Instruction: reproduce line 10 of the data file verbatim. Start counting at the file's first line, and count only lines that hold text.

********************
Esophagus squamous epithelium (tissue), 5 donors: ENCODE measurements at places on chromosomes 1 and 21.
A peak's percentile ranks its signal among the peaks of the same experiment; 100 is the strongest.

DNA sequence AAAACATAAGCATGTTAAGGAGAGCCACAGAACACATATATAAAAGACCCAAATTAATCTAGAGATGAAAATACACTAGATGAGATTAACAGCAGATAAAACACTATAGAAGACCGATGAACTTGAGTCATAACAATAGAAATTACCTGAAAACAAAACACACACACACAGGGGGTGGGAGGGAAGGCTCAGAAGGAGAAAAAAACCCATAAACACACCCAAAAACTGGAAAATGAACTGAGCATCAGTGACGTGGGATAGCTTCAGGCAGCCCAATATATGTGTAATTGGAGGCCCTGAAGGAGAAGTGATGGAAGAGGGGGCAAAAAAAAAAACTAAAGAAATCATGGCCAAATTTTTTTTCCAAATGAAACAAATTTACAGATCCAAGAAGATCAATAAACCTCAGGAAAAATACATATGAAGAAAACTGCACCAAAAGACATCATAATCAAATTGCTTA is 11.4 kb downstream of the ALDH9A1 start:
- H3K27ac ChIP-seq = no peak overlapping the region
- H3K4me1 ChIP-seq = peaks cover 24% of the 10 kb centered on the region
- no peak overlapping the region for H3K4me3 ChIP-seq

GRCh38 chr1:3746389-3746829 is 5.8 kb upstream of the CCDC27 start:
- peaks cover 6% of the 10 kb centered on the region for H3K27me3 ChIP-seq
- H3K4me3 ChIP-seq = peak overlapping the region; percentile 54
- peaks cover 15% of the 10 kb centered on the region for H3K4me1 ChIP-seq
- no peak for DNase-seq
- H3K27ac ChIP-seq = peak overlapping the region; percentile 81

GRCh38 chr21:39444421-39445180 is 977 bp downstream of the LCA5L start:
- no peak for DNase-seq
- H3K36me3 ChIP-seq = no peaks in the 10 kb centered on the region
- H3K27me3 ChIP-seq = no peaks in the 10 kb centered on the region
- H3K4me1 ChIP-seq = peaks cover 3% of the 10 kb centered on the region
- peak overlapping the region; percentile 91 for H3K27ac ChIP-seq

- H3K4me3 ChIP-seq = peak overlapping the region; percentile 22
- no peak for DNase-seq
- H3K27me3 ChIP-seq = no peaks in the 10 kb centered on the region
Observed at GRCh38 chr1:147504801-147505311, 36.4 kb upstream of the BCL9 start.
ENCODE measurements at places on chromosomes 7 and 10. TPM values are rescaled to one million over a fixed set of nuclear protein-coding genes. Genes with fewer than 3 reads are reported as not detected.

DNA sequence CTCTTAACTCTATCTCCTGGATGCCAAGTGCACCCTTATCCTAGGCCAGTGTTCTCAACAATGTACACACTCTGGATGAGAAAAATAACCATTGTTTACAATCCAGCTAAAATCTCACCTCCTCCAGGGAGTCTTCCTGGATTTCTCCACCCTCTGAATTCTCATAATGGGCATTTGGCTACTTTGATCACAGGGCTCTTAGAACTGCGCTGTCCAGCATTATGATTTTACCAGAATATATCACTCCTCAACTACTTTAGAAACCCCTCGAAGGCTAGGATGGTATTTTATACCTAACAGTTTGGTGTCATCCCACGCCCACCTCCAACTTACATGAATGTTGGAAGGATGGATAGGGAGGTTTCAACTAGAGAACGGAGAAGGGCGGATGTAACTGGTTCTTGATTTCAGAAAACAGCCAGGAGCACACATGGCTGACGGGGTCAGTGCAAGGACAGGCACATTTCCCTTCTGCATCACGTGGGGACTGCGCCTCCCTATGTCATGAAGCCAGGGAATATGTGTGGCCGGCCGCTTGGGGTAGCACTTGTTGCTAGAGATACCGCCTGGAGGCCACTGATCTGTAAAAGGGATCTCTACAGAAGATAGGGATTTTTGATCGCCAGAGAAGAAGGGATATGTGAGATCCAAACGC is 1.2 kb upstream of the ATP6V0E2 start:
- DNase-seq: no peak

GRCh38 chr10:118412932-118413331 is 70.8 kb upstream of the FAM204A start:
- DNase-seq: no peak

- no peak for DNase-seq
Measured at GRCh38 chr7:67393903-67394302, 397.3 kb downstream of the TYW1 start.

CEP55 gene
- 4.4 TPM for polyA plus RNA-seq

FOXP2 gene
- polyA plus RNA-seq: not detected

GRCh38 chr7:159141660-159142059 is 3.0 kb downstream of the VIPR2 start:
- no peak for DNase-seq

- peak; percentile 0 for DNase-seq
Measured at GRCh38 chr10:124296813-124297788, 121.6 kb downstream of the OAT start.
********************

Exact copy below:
- peaks cover 15% of the 10 kb centered on the region for H3K4me1 ChIP-seq